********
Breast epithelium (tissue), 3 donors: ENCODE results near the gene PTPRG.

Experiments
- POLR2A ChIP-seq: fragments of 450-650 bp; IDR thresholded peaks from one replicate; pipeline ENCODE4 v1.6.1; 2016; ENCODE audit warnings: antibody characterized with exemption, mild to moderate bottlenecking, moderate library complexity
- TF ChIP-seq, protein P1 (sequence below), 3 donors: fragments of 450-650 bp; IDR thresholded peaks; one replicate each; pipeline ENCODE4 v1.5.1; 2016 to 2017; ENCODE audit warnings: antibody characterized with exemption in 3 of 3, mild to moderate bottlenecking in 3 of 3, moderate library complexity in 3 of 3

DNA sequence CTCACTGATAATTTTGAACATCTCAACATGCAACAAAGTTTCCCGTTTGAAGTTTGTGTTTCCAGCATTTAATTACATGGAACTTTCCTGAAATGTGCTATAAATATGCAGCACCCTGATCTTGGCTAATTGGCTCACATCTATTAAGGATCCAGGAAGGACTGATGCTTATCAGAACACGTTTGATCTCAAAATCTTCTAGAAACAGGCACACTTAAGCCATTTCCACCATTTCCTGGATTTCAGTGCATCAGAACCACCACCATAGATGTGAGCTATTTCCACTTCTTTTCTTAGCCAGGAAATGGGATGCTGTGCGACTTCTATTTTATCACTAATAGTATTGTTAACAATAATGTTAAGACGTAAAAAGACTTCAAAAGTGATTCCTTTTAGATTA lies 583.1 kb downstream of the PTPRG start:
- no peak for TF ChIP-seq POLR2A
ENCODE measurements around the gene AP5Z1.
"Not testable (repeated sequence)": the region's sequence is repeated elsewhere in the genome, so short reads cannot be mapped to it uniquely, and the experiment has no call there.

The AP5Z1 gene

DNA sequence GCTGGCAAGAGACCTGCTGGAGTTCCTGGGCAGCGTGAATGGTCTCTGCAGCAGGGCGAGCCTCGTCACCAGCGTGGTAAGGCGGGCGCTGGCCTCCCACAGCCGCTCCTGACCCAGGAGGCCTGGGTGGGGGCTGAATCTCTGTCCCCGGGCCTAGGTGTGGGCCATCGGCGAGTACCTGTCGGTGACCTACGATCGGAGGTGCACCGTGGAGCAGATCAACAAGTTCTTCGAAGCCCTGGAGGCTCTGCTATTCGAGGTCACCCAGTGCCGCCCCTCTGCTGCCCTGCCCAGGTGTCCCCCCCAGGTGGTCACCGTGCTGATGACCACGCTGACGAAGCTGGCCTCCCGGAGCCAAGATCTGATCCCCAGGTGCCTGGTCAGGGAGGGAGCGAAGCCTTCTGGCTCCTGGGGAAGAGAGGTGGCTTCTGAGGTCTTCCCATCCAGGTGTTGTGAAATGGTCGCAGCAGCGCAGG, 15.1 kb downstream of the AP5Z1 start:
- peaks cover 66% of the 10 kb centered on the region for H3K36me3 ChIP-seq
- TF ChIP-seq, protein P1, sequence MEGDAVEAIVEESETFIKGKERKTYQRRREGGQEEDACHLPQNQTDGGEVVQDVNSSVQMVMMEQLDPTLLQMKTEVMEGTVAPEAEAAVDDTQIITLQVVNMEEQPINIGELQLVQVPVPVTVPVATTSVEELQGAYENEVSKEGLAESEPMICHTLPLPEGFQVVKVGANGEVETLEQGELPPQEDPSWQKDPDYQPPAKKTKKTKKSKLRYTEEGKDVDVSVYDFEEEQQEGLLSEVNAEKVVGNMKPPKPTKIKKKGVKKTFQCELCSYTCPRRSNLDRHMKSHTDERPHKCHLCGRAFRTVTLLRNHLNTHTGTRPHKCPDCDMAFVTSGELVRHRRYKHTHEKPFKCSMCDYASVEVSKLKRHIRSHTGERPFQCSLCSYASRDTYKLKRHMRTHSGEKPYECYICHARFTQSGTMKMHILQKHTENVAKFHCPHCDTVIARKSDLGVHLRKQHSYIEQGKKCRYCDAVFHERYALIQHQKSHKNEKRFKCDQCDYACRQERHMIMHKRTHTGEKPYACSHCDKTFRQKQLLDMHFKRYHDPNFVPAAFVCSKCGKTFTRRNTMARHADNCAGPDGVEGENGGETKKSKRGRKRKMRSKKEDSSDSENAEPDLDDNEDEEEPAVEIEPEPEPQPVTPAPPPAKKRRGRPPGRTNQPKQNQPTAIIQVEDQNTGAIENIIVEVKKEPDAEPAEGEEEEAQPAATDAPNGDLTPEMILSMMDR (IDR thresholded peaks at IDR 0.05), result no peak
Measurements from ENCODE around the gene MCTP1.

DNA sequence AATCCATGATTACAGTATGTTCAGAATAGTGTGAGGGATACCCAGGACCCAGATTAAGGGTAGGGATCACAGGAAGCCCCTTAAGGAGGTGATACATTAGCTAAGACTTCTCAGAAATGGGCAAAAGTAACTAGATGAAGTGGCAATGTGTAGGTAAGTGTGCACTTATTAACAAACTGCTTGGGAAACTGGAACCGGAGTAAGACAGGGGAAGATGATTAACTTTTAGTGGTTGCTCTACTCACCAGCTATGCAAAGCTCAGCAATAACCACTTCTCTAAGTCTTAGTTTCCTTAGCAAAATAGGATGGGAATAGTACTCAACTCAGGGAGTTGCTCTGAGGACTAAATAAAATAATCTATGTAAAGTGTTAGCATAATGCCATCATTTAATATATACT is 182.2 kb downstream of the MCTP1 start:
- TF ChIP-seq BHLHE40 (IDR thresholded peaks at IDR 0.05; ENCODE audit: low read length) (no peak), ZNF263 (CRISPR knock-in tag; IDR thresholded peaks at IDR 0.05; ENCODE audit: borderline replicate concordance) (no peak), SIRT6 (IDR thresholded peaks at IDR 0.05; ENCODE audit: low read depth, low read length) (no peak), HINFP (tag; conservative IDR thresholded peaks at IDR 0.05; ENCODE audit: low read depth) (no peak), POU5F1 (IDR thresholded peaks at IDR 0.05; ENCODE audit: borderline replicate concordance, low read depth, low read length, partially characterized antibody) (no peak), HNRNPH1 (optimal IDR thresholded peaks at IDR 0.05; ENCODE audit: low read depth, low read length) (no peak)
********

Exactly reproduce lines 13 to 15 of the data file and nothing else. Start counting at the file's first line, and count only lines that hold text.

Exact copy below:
Measurements from ENCODE around the gene MCTP1.

DNA sequence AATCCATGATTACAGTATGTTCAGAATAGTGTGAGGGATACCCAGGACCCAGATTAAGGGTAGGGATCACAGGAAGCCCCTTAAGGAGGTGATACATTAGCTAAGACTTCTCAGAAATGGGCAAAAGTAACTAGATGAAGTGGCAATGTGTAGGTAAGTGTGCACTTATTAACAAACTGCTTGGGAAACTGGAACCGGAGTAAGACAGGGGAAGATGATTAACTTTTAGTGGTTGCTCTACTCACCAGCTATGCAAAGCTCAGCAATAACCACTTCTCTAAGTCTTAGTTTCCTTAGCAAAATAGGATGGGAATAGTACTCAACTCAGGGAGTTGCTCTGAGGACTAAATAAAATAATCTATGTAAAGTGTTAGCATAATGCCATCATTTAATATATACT is 182.2 kb downstream of the MCTP1 start:
- TF ChIP-seq BHLHE40 (IDR thresholded peaks at IDR 0.05; ENCODE audit: low read length) (no peak), ZNF263 (CRISPR knock-in tag; IDR thresholded peaks at IDR 0.05; ENCODE audit: borderline replicate concordance) (no peak), SIRT6 (IDR thresholded peaks at IDR 0.05; ENCODE audit: low read depth, low read length) (no peak), HINFP (tag; conservative IDR thresholded peaks at IDR 0.05; ENCODE audit: low read depth) (no peak), POU5F1 (IDR thresholded peaks at IDR 0.05; ENCODE audit: borderline replicate concordance, low read depth, low read length, partially characterized antibody) (no peak), HNRNPH1 (optimal IDR thresholded peaks at IDR 0.05; ENCODE audit: low read depth, low read length) (no peak)